A common carrier may be any individual, firm or company, which transports goods as regular business for money, over land or inland waterways. A private carrier, carries his own goods and may occasionally carry goods for selected persons. He is not covered by the Carriage by Road Act but by the Indian Contract Act.

The Carriage by Road Act 2007

The Carriage by Road Act, 2007 was passed to repeal the original Carriers Act, 1865 as it had become obsolete.

The Carriage by Road Act, 2007 received the President’s assent on 29th September 2007 and was notified on 1.10.2007. The Act will come into force on 1st March 2011. The Ministry of Road Transport and Highways, has framed draft Rules under this Act namely “Carriage by Road Rules 2010” and they are put on the Ministry’s website for comments.

It is an Act to provide for the regulation of common carriers, limiting their liability and declaration of value of goods delivered to them to determine their liability for loss, or damage to, such goods occasioned by the negligence or criminal acts of themselves, their servants or agents and for matters connected therewith or incidental thereto.

The Act extends to the whole of India except the State of Jammu and Kashmir. The Act contains only 22 sections and envisages a central registration unit for all common carriers and imposes deterring penalty on common carrier for violation of provisions of the Act.

Ministry of Road Transport and Highways

An apex organisation under the Central Government, the Ministry of Road Transport and Highways (MORTH) is entrusted with the task of formulating and administering, in consultation with other Central Ministries/Departments, State Governments/UT Administrations, organisations and individuals, policies for Road Transport, National Highways and Transport Research with a view to increasing the mobility and efficiency of the road transport system in the country. The Ministry has two wings – Roads Wing and Transport Wing. The Road Transport Division of the Ministry is entrusted with the job of administration of the Carriage by Road Act 2007.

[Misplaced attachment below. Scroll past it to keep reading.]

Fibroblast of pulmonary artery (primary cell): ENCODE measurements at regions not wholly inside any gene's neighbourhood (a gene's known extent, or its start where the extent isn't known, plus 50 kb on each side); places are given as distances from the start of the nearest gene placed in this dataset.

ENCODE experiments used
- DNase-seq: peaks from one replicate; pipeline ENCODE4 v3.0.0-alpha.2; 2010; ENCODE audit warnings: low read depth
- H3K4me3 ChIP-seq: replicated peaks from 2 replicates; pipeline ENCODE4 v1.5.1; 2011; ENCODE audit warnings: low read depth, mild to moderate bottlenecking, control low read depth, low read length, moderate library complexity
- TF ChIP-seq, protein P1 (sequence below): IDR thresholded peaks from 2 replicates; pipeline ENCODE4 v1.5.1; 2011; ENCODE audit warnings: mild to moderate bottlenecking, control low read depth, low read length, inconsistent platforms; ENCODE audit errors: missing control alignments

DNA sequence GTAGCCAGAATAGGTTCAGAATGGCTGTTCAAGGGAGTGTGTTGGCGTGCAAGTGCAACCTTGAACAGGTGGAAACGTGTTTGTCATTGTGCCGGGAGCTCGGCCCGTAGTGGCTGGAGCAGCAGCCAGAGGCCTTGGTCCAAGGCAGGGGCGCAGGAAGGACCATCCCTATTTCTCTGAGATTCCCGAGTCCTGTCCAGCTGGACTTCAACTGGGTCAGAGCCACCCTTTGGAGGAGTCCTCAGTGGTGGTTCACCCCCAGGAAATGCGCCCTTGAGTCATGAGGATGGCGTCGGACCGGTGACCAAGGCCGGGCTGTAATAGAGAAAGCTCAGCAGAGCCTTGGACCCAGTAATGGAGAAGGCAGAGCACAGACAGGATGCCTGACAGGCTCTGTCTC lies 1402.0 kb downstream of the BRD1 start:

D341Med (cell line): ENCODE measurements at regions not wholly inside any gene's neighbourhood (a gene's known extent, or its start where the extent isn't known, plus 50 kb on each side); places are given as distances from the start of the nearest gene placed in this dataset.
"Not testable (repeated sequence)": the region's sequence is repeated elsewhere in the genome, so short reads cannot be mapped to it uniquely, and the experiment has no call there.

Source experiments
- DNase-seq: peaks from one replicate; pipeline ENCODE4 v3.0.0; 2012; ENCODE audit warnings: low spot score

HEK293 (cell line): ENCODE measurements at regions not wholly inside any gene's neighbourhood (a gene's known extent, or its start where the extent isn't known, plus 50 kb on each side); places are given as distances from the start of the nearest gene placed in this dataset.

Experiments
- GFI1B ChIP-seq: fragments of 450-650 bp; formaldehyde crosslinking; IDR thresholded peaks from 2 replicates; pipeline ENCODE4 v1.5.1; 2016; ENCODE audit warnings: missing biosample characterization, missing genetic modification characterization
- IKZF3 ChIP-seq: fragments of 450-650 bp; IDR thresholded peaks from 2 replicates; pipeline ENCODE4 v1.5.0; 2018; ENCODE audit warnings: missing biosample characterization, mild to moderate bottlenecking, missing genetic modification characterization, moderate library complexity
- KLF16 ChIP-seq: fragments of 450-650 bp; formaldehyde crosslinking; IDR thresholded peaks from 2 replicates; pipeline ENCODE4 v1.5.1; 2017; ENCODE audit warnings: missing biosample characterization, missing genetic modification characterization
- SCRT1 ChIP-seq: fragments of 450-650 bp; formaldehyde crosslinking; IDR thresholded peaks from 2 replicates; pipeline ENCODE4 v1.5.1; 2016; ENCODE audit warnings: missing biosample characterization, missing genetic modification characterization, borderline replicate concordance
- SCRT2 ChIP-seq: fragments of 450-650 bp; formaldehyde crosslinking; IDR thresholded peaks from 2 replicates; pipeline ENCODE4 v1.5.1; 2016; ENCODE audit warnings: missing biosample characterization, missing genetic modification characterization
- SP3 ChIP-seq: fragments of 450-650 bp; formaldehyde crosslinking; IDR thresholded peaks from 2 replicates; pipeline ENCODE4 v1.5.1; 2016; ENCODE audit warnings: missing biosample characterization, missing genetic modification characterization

Meaning of Common Carrier

Under the Carriage by Road Act 2007, common carrier means “ a person engaged in the business of collecting, storing, forwarding or distributing goods to be carried by goods carriages under a goods receipt or transporting for hire of goods from place to place by motorized transport on road, for all persons undiscriminatingly and includes a goods booking company, contractor, agent, broker and courier agency engaged in the door-to-door transportation of documents, goods or articles utilizing the services of a person, either directly or indirectly, to carry or accompany such documents, goods or articles but does not include the Government”

A common carrier in common-law countries (corresponding to a public carrier in civil-law systems, usually called simply a carrier) is a person or company that transports goods or people for any person or company and that is responsible for any possible loss of the goods during transport. A common carrier offers its services to the general public under license or authority provided by a regulatory body. The regulatory body has usually been granted authority by the legislation which created it. The regulatory body may create, interpret, and enforce its regulations upon the common carrier (subject to judicial review) with independence and finality, as long as it acts within the bounds of the enabling legislation.

Classification of Carriers

Carriers can be classified as:

i. Common carriers;

ii. Private carriers;

iii. Independent carriers; or

iv. gratuitous carriers.